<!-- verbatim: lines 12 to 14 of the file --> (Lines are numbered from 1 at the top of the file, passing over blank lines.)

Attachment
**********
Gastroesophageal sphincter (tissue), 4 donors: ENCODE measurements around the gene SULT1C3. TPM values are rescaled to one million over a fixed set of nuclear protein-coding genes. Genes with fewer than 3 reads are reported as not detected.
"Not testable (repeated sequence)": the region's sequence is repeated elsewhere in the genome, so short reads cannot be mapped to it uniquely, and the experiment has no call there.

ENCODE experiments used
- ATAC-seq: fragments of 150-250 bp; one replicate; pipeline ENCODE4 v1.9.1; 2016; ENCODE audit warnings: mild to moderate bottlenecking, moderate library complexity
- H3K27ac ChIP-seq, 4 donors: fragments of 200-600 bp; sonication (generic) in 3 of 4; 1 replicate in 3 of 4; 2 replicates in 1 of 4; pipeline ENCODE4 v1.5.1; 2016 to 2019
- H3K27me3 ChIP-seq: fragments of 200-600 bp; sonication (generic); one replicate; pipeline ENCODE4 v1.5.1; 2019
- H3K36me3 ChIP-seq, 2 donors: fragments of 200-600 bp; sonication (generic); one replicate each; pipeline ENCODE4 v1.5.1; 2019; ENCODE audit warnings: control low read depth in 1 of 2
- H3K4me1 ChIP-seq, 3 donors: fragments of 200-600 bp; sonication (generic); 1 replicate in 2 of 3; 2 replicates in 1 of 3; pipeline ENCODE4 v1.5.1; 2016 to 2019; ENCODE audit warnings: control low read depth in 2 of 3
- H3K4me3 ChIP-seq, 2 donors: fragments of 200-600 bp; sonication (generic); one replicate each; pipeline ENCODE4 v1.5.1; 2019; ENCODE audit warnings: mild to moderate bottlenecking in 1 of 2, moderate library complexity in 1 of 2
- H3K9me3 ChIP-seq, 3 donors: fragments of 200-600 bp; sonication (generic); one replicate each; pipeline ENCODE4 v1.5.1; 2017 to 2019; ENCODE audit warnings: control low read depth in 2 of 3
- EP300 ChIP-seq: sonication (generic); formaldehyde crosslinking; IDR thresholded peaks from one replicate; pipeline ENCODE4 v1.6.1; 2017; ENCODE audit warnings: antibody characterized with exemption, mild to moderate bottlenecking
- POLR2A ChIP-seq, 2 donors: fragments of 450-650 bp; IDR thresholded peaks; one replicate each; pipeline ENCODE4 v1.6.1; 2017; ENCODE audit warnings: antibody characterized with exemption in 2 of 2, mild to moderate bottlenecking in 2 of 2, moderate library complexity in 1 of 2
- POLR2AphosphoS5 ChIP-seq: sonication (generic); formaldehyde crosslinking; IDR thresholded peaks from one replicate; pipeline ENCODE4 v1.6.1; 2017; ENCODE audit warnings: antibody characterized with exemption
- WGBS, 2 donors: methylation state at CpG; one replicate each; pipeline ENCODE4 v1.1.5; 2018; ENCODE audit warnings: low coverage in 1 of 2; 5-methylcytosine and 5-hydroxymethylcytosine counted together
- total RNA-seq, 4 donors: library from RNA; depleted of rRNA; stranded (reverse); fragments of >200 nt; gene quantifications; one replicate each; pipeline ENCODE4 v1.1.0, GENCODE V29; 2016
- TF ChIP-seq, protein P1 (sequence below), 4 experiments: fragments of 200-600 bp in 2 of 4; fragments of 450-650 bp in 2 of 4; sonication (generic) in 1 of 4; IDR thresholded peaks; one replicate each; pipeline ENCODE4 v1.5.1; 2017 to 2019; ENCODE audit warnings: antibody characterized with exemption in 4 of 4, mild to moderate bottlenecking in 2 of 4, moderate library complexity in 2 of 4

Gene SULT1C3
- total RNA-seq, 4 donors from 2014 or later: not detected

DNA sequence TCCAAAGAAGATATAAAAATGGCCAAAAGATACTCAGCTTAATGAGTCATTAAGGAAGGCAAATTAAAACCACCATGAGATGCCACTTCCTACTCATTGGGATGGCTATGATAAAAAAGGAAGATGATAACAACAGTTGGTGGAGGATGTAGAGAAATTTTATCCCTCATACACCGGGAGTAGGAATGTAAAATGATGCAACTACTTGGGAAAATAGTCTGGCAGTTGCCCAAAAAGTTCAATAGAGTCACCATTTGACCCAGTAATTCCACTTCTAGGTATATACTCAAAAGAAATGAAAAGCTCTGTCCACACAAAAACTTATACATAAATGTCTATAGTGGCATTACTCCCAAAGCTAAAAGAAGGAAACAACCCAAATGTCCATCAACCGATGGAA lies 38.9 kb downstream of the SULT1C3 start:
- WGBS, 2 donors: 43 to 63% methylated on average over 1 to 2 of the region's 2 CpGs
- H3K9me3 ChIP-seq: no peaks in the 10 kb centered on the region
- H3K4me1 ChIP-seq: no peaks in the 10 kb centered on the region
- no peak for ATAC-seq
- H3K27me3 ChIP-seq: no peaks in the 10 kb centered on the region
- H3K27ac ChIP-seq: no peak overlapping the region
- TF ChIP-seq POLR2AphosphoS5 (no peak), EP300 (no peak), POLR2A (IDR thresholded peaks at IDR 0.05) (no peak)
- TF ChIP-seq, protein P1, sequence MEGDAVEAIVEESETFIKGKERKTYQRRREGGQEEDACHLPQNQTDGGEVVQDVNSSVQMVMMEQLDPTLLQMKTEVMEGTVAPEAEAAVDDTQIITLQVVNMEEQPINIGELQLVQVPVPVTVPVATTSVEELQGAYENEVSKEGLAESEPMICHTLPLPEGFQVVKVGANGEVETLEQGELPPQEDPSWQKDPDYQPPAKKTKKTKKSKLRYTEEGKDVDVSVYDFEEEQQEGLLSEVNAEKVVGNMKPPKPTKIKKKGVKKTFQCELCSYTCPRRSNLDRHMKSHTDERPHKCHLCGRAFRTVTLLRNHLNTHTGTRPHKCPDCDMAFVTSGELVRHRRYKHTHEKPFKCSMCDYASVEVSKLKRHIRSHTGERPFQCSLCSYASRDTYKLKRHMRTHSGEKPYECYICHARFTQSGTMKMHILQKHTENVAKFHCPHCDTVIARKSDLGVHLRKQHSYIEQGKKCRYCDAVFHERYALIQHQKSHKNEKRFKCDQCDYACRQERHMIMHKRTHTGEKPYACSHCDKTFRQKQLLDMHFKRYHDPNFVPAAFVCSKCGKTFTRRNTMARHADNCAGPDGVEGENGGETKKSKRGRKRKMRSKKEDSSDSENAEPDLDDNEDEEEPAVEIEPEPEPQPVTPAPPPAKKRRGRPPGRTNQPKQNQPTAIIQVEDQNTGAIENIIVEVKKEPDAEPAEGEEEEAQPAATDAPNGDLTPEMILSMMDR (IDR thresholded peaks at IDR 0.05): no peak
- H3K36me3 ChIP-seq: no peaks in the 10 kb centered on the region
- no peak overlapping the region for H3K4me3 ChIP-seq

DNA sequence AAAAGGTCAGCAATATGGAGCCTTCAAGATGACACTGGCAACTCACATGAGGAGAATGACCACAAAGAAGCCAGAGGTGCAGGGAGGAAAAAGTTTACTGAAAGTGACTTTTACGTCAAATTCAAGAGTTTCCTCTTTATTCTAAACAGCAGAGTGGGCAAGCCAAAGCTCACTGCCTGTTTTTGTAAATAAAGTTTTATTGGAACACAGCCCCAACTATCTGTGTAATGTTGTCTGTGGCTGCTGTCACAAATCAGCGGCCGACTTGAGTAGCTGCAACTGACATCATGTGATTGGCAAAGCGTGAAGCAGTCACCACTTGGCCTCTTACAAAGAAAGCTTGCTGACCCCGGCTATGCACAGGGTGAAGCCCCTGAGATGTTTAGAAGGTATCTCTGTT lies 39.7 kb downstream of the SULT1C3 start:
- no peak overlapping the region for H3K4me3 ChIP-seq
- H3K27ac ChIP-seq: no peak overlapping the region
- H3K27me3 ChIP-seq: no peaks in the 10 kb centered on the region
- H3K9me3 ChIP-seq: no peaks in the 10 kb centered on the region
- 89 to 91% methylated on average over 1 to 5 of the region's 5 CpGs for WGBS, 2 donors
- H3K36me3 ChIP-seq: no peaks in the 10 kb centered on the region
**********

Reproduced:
- POLR2A ChIP-seq, 2 donors: fragments of 450-650 bp; IDR thresholded peaks; one replicate each; pipeline ENCODE4 v1.6.1; 2017; ENCODE audit warnings: antibody characterized with exemption in 2 of 2, mild to moderate bottlenecking in 2 of 2, moderate library complexity in 1 of 2
- POLR2AphosphoS5 ChIP-seq: sonication (generic); formaldehyde crosslinking; IDR thresholded peaks from one replicate; pipeline ENCODE4 v1.6.1; 2017; ENCODE audit warnings: antibody characterized with exemption
- WGBS, 2 donors: methylation state at CpG; one replicate each; pipeline ENCODE4 v1.1.5; 2018; ENCODE audit warnings: low coverage in 1 of 2; 5-methylcytosine and 5-hydroxymethylcytosine counted together